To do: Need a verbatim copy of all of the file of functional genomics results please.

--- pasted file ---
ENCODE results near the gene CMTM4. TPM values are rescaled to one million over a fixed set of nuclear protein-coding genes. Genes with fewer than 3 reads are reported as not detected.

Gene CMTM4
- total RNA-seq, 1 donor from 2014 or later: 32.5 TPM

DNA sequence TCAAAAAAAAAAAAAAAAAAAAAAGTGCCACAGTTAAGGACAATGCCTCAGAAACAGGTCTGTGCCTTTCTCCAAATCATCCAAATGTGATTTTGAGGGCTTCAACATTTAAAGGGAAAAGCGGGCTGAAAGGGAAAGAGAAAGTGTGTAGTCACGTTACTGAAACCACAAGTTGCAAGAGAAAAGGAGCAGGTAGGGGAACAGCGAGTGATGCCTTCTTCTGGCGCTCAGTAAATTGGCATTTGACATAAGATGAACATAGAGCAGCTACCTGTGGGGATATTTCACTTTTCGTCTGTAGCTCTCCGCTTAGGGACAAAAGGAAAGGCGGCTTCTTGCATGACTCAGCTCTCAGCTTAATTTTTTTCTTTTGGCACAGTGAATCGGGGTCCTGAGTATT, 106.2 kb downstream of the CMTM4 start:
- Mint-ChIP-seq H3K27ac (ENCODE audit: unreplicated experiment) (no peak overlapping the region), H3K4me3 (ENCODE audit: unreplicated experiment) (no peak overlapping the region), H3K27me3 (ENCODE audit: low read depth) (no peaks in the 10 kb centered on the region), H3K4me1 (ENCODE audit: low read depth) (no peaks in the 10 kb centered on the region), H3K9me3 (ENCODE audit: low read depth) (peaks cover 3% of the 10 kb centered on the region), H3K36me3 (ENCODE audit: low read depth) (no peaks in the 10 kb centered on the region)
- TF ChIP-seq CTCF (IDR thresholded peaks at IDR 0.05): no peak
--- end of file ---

ENCODE results near the gene CMTM4. TPM values are rescaled to one million over a fixed set of nuclear protein-coding genes. Genes with fewer than 3 reads are reported as not detected.

Gene CMTM4
- total RNA-seq, 1 donor from 2014 or later: 32.5 TPM

DNA sequence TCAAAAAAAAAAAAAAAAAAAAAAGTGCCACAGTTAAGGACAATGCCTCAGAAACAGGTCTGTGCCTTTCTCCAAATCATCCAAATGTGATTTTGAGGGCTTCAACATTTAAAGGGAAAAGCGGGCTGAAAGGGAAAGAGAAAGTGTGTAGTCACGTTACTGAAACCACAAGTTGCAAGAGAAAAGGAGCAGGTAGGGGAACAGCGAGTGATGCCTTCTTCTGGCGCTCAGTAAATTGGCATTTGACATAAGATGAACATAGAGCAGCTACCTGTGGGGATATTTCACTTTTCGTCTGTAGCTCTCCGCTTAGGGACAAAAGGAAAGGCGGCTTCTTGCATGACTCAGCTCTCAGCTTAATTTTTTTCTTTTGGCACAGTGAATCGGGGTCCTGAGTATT, 106.2 kb downstream of the CMTM4 start:
- Mint-ChIP-seq H3K27ac (ENCODE audit: unreplicated experiment) (no peak overlapping the region), H3K4me3 (ENCODE audit: unreplicated experiment) (no peak overlapping the region), H3K27me3 (ENCODE audit: low read depth) (no peaks in the 10 kb centered on the region), H3K4me1 (ENCODE audit: low read depth) (no peaks in the 10 kb centered on the region), H3K9me3 (ENCODE audit: low read depth) (peaks cover 3% of the 10 kb centered on the region), H3K36me3 (ENCODE audit: low read depth) (no peaks in the 10 kb centered on the region)
- TF ChIP-seq CTCF (IDR thresholded peaks at IDR 0.05): no peak